Given where technology and “markets” (i.e., viable distribution systems) are headed, the various series the Bear Family has been putting out lately, dedicated to fifties’ R&B, country, sixties’ soul, doo wop and so forth, are probably going to serve future generations in a capacity similar to that provided by the Irish monks who preserved scripture in the Dark Ages.
I’ve spent this year working on the Street Corner Symphonies series and I’m up to 1956, which was even more of a watershed year than 1953 or 1954 (which I wrote about here) or 1955.
Bill Dahl, whose been an R&B historian for about as long as there has been such a thing, did the notes for the series, and he rightly notes that ’56 was the year rock and roll supplanted blues and gospel as the unifying force in the era’s vocal group dynamics.
But that just means those older styles were subsumed, not that they vanished. Here, they’ve moved from conscious to subconscious but their force is still present, the submergence creating a new dynamic that would last until the rise of punk and rap in the late seventies.
Just how much the world had opened up in the space of a year hit’s home in the distance covered by tracks 7 and 8, both uber-familiar, both as fresh as the day they were recorded.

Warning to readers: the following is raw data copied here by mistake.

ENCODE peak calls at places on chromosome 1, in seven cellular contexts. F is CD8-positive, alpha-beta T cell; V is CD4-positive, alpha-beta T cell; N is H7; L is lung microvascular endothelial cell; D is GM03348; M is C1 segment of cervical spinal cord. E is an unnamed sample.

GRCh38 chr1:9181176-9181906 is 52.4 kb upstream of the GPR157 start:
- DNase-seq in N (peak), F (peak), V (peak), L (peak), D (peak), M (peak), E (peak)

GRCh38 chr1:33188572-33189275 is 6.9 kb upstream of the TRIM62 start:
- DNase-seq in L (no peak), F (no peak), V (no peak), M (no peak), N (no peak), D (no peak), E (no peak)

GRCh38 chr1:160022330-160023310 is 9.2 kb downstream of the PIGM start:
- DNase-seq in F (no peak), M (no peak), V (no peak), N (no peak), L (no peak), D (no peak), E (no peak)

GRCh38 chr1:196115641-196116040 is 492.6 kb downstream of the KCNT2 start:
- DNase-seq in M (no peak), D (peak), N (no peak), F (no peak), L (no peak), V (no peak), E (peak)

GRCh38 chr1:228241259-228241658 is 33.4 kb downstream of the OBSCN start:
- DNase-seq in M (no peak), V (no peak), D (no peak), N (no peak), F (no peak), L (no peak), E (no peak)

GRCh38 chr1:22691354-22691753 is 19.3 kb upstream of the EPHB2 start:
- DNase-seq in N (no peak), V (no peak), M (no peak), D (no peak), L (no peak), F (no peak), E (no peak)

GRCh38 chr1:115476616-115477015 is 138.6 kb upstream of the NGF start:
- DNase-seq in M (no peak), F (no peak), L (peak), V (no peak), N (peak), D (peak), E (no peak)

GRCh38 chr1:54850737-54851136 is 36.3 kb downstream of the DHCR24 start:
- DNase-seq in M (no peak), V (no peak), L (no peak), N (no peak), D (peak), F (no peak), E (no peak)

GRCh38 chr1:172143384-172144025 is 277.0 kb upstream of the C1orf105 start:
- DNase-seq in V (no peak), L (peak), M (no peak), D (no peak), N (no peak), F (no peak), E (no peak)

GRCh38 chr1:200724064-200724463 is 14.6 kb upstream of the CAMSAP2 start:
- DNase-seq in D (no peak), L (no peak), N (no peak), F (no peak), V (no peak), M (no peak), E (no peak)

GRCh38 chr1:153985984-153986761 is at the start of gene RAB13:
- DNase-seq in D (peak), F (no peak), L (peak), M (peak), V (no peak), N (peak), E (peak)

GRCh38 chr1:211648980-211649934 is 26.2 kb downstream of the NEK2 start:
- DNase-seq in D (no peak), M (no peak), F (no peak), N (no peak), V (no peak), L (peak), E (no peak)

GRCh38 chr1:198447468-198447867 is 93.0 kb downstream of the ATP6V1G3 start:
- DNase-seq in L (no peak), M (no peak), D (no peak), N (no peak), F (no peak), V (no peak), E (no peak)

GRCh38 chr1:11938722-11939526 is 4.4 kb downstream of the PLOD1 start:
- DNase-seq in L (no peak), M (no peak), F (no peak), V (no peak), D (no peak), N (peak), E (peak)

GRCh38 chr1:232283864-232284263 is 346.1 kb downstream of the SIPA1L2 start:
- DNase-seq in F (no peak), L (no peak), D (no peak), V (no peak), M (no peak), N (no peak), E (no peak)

First you get the Platters, with Tony Williams doing everything it’s possible to do with a pop ballad–everything anybody had ever done and everything anybody, including Roy Orbison, would ever do…
Then, without warning, you get the kind of head snap that put rock and roll in the center of the culture overnight and kept it there for the next thirty years. It took that long for the overlords to get their feet completely back under them. They’ve been stepping on us ever since and, absent a cataclysm no sane person will want to live through, I doubt they’ll let the boot slip again. But you can still listen to this, coming out of the song above, and know why it was so hard…and why a sliver of hope always remains.
I mean, who knew people were capable of this, the minute before it happened?
Certainly nobody in Tin Pan Alley.
That’s why, within a few years, the operative catchphrase for the same basic process had changed to “Brill Building” and the scene was being run by twenty-two year old kids with classical training they could utilize or discard at will.
No real surprise. After the segue above, the conservatory and the street were bound to meet somewhere above the old timers’ heads.
And all of that’s before you get the Cookies (who would soon be the Raelettes) pushing the dawn of the girl talk ethos back a full year before the Bobbettes and Chantels….
and the Six Teens offering proof of just how far Brian Wilson’s knowledge of the L.A. doo wop scene really extended….
and some guy named James Brown, showing up at the very end, sounding more “traditional” than anyone on this disc, and also pointing the way to a future that couldn’t be denied.
I’m done for now. I plan to quietly fold my hands in my robe in preparation for spending the rest of the day in meditation and perhaps copying a chapter or two from the Book of Judges.